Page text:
Thank you for the Web links, Derek. I have printed the charts to be found there and will keep them handy when reading Payson et al and require a translation
              Message 6 of 8 , Oct 8, 2000
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                Thank you for the Web links, Derek. I have printed the charts to be
                found there and will keep them handy when reading Payson et al and
                require a translation for nail sizes. I also thank other contributors
                for their historical backgrounds. But I have to wonder why Americans
                would continue an archaic English system -- a code, really -- while
                Canadians use straightforward, specific size references for nails.
                We're the ones who are supposed to be more closely linked to
                the 'mother country'. ;-)

                jce, Victoria


                --- In bolger@egroups.com, "Derek Waters" <dgw@d...> wrote:
                > Hi John
                >
                > Until someone more knowledgeable can fill in the gaps, here are a
                couple of
                > pointers to sizing charts. I can't recall the reference source, but
                have a
                > vague recollection of a story linking nail weights, an abbreviated
                form
                > being read as a lowercase 'd', and an erroneous link to the old
                British
                > abbreviation for pennies in coinage (also a lowercase 'd')... Or
                maybe I
                > just dreamt all that :)
                >
                > http://www.bobvila.com/nail.htm
                > http://www.huntfamily.com/nail_sizes.htm
                >
                > Derek
              • freedem@excite.com
                Two theorys why the US sticks to the old systems like staying with feet inches miles rather than switching to metric first there is a stubern streak of freedom
                Message 7 of 8 , Oct 9, 2000
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                  Two theorys why the US sticks to the old systems like staying with
                  feet inches miles rather than switching to metric
                  first there is a stubern streak of freedom loving in at least part of
                  the population and we do not like to change no matter how hard the
                  goverment pushes. further we tend to train our jobs people on the
                  job
                  where I understand the germans for example train most of their
                  workers
                  in special high schools
                  plus while the us is actualt similar in size to Canada we are
                  rather more spread out notas concentrated as I understand about 90%
                  of
                  the canadian population is with in 100 miles of the Us border? finaly
                  I would psychologicaly think its only 27 miles to our captal city not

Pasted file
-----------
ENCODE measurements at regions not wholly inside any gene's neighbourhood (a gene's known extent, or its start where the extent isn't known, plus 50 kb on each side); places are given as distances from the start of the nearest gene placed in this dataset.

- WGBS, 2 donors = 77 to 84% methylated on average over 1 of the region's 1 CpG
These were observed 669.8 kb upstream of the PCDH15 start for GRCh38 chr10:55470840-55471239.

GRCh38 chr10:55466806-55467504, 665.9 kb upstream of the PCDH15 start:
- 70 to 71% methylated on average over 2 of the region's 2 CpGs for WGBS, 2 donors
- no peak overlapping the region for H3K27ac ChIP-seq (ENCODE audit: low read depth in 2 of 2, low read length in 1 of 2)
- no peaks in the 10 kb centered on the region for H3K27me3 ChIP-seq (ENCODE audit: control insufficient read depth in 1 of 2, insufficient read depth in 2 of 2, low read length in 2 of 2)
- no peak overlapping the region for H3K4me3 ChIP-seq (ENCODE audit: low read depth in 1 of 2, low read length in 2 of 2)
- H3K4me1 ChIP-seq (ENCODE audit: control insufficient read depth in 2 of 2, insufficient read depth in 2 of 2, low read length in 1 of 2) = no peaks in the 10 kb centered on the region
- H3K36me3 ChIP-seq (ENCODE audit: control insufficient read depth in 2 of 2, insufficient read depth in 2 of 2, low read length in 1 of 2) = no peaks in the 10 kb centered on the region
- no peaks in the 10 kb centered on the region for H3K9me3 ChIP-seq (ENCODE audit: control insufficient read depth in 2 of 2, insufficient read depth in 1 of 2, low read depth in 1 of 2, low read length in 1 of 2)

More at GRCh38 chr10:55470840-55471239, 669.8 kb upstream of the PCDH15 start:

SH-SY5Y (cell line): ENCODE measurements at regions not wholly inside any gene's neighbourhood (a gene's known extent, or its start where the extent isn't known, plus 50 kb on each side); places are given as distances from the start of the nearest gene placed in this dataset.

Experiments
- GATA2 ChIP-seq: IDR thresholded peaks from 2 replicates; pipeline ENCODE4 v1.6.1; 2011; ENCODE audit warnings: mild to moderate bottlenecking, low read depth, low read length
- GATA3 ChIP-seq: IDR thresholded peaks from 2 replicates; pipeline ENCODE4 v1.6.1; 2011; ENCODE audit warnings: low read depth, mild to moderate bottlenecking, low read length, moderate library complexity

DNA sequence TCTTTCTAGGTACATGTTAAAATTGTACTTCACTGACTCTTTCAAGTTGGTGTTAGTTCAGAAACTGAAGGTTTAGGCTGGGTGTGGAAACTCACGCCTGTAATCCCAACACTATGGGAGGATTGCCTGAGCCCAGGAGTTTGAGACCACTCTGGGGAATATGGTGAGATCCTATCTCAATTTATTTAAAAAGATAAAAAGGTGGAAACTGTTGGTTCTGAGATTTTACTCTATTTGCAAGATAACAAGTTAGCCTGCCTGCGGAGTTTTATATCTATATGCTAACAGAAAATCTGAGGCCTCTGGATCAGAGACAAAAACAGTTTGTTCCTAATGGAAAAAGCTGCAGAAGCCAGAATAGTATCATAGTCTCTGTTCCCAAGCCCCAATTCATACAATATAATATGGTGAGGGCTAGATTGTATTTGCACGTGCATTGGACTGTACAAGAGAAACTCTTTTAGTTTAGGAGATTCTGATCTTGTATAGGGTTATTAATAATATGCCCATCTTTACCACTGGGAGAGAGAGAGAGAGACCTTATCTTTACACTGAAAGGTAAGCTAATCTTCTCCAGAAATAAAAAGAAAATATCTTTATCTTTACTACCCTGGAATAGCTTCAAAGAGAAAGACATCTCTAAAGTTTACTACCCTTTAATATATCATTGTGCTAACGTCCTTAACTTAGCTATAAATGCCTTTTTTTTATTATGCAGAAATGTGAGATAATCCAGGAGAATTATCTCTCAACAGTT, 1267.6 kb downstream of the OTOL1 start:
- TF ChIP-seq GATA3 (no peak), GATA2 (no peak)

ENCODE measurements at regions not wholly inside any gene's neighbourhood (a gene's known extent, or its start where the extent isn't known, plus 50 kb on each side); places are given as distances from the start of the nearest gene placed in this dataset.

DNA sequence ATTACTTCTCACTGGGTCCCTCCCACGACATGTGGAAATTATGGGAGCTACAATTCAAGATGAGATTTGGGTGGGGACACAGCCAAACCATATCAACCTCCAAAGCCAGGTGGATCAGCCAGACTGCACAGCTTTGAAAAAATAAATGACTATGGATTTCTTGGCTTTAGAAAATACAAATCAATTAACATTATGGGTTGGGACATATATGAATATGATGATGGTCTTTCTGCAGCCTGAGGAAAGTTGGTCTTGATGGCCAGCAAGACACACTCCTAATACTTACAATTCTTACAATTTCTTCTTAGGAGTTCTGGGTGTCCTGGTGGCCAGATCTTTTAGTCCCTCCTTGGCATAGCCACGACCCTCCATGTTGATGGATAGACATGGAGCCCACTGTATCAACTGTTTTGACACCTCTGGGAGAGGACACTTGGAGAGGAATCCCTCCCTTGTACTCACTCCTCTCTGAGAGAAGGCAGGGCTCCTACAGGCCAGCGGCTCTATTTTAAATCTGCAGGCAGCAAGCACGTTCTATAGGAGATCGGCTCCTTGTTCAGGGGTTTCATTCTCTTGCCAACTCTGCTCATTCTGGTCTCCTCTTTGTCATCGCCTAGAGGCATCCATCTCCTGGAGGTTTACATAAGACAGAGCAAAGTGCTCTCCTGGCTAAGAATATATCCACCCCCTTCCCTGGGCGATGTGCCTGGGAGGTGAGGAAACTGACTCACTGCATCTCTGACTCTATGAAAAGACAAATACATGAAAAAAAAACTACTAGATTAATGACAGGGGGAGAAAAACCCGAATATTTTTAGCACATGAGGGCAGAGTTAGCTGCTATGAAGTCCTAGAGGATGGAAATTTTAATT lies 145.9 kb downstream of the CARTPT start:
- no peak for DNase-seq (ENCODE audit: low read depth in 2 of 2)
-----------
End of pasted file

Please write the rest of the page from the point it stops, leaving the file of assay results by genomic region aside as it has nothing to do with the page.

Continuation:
42 klicks ;-)
                  Jeffery

                  --- In bolger@egroups.com, "John Ewing" <j.c.ewing@h...> wrote:
                  > Thank you for the Web links, Derek. I have printed the charts to be
                  > found there and will keep them handy when reading Payson et al and
                  > require a translation for nail sizes. I also thank other
                  contributors
                  > for their historical backgrounds. But I have to wonder why
                  Americans
                  > would continue an archaic English system -- a code, really -- while
                  > Canadians use straightforward, specific size references for nails.
                  > We're the ones who are supposed to be more closely linked to
                  > the 'mother country'. ;-)
                  >
                  > jce, Victoria
                  >
                  >
                  > --- In bolger@egroups.com, "Derek Waters" <dgw@d...> wrote:
                  > > Hi John
                  > >
                  > > Until someone more knowledgeable can fill in the gaps, here are a
                  > couple of
                  > > pointers to sizing charts. I can't recall the reference source,
                  but
                  > have a
                  > > vague recollection of a story linking nail weights, an
                  abbreviated
                  > form
                  > > being read as a lowercase 'd', and an erroneous link to the old
                  > British
                  > > abbreviation for pennies in coinage (also a lowercase 'd')... Or
                  > maybe I
                  > > just dreamt all that :)
                  > >
                  > > http://www.bobvila.com/nail.htm
                  > > http://www.huntfamily.com/nail_sizes.htm
                  > >
                • Peter Vanderwaart
                  ... I think that sheer market power has a lot to do with it. US companies don t see that they have to make the change in order to have access to enough
                  Message 8 of 8 , Oct 9, 2000
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                    > Two theorys why the US sticks to the old systems like staying with
                    > feet inches miles rather than switching to metric.

                    I think that sheer market power has a lot to do with it. US companies
                    don't see that they have to make the change in order to have access
                    to enough customers.

                    PHV